April 02, 2004
Obesity: It May Be How You're Wired
New studies by Howard Hughes Medical Institute researchers at The Rockefeller University show that the appetite-regulating hormone leptin causes rewiring of neurons in areas of the brain that regulate feeding behavior.
The discovery is another important clue about how leptin exerts its effects on the brain to cause decreased food intake and increased energy expenditure, said the researchers. The research also suggests that natural variability in the “wiring diagrams” of the neural feeding circuits of individuals may influence whether a person will be obese or lean.
“If we knew that the basic circuitry that controls feeding is wired differently in different people, it might change public perception of the causes of obesity.”
Jeffrey M. Friedman
The research team, which was led by Howard Hughes Medical Institute investigator
Jeffrey M. Friedman
at Rockefeller and Tamas L. Horvath at Yale University School of Medicine, published its findings in the April 2, 2004, issue of the journal
Friedman and his colleagues discovered leptin in 1994. They also showed that it is produced by fat tissue and secreted into the bloodstream, where it travels to the brain and other tissues, causing fat loss and decreased appetite. In the brain, leptin affects food intake by acting on distinct classes of neurons in the hypothalamus that express the leptin receptor.
Leptin decreases feeding and fat deposition by acting on two classes of neurons. Leptin suppresses the activity of neuropeptide Y (NPY) neurons and it enhances the activity of proopiomelanocortin (POMC) neurons. Conversely, the absence of leptin increases feeding and fat deposition by exciting NPY neurons and suppressing the activity of POMC neurons.
While the action of these two types of neurons had been inferred, said Friedman, there had been no direct studies exploring the specific mechanism by which leptin affected the neurons.
“There are a number of theoretical ways in which a molecule such as leptin might modulate the activity of neurons,” said Friedman. “And I'm sure it's the case that leptin can act in many different ways. But what we have discovered is a particularly striking modality of action that wasn't what we initially would have suspected was the likeliest.”
The major problem in studying in detail the action of leptin on NPY and POMC neurons was in distinguishing the two classes of neurons, said Friedman. “If you just look at a region of the brain, you can't tell one neuron from the next,” he said. “And in this case, you had in one brain region neurons theorized to stimulate appetite right next to those believed to inhibit appetite.”
The solution, said Friedman, was to genetically engineer mice to have NPY and POMC neurons that each expressed a distinctive version of a green fluorescent protein. These fluorescent proteins literally lighted the way for the scientists to perform detailed studies of the action of leptin on the two neuronal types.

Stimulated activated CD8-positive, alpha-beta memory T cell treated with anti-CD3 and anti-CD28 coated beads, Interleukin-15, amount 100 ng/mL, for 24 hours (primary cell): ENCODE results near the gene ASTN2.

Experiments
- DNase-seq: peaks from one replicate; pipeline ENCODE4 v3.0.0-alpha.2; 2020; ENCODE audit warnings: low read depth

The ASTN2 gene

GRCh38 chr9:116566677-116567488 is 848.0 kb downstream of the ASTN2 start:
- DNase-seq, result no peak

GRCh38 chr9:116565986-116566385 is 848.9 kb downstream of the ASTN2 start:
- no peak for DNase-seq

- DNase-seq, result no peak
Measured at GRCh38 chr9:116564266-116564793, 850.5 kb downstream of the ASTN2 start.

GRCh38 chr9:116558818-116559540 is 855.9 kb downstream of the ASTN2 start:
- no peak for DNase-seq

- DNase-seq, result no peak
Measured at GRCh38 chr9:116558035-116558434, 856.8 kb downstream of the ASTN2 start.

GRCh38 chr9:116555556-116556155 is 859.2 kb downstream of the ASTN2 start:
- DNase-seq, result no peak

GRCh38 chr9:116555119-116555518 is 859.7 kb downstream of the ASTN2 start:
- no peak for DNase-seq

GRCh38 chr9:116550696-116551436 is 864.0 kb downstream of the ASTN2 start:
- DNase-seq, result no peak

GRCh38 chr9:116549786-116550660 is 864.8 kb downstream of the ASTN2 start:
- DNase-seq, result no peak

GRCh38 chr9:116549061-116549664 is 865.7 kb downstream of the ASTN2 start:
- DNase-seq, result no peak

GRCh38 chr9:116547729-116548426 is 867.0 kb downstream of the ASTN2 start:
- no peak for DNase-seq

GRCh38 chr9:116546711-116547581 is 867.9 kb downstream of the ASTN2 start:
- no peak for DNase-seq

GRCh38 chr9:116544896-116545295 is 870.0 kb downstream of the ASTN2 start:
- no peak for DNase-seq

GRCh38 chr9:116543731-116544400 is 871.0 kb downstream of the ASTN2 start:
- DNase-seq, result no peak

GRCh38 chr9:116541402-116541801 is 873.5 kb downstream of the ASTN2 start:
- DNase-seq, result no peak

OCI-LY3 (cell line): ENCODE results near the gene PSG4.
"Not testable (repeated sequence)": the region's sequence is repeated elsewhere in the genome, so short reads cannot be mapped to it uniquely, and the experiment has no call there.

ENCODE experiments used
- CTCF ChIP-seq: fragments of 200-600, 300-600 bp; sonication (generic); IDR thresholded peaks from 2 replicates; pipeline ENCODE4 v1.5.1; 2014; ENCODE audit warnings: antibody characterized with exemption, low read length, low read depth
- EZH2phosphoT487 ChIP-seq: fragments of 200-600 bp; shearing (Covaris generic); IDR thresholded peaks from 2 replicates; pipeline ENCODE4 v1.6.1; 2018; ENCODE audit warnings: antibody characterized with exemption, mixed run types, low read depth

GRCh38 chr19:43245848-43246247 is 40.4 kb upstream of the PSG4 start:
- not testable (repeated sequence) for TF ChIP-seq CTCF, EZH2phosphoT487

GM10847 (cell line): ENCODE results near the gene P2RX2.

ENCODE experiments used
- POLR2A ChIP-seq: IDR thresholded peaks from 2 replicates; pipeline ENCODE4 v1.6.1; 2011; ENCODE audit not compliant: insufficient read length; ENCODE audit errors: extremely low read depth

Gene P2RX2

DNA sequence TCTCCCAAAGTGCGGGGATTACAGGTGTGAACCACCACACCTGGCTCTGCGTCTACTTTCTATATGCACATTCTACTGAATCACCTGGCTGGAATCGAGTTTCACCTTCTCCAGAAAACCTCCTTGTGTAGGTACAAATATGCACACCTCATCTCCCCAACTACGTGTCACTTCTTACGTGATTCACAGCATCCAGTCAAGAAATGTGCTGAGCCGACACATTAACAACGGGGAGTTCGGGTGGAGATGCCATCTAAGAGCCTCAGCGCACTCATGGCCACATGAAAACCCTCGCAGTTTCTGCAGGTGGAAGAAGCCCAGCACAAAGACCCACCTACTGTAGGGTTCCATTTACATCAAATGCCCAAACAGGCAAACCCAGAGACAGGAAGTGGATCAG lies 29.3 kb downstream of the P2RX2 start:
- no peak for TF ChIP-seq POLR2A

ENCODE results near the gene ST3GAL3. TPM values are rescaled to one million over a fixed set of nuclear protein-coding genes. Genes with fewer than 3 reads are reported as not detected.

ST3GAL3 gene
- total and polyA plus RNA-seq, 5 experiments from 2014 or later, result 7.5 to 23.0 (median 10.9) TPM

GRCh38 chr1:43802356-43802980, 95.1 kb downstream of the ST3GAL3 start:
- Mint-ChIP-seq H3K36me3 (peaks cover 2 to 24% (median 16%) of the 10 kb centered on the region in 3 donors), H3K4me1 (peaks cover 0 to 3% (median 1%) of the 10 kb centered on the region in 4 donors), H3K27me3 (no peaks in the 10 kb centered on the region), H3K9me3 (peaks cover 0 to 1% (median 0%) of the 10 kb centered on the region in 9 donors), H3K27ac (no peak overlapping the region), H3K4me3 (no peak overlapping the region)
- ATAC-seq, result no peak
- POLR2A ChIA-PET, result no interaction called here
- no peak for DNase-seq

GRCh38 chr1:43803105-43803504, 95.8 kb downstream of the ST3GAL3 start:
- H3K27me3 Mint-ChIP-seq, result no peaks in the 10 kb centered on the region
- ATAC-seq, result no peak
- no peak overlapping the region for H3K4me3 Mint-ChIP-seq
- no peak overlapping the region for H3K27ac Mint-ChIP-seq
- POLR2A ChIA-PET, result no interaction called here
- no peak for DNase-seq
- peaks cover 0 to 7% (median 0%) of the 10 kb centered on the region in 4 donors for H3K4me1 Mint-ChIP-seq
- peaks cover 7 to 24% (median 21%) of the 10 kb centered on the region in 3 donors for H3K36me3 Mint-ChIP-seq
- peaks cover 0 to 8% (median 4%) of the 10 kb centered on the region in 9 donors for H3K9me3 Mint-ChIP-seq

The researchers generated both normal mice and those deficient in leptin production—called
mice—containing the fluorescently labeled neurons. They then compared the neurons in the two strains of mice.
One of the co-lead authors in the
paper—Aaron G. Roseberry in Friedman's laboratory—compared the electrophysiological properties of the two types of neurons, in both normal and
mice. These studies revealed the relative activity of the two types of neurons in the two mouse strains.
Another co-lead author—Shirly Pinto in Friedman's laboratory—worked with Horvath to perform comparative microscopy studies of the labeled neurons in the two strains of mice. These studies revealed the relative numbers of excitatory and inhibitory neuronal connections in the two types of mice.
Both sets of studies revealed that leptin acted directly to rewire the neuronal feeding circuitry itself in the brains of mice, specifically suppressing NPY neurons and exciting POMC neurons.
The researchers also found that administering leptin to the leptin-deficient
mice produced changes in neuronal connections—and their electrical activity—to mimic those of normal mice. The neuronal changes preceded the behavioral changes in the
mice. This is significant, according to Friedman, because it suggests a cause-and-effect relationship between the rewiring and feeding behavior.
Furthermore, when the researchers tested the effects of ghrelin, another appetite-stimulating peptide, on the two types of neurons in normal animals, they also observed a decrease in excitatory connections to POMC neurons. “Taken together, the findings with leptin and ghrelin suggests that the findings of this rewiring are general,” said Friedman.
“Overall, these findings begin to suggest that the wiring diagram of the feeding circuit is highly dynamic,” said Friedman. “And they lead us to at least ask to what extent is the wiring diagram of these neural circuits different in obese people relative to lean people.
“If we knew that the basic circuitry that controls feeding is wired differently in different people, it might change public perception of the causes of obesity,” said Friedman. “Some people might have a more potent drive to eat and to weigh more than do others. And it might mean that conscious factors can't fully explain how a person eats.”
Such findings might also contribute in time to a broader understanding of why administering leptin can reduce weight in some obese people and animals, but not in others. The variable response to leptin suggests that some individuals are obese because they are leptin resistant. Advances about how leptin works in the brain could contribute to a better understanding of leptin resistance and obesity, and may ultimately lead to new ways to combat obesity, said Friedman.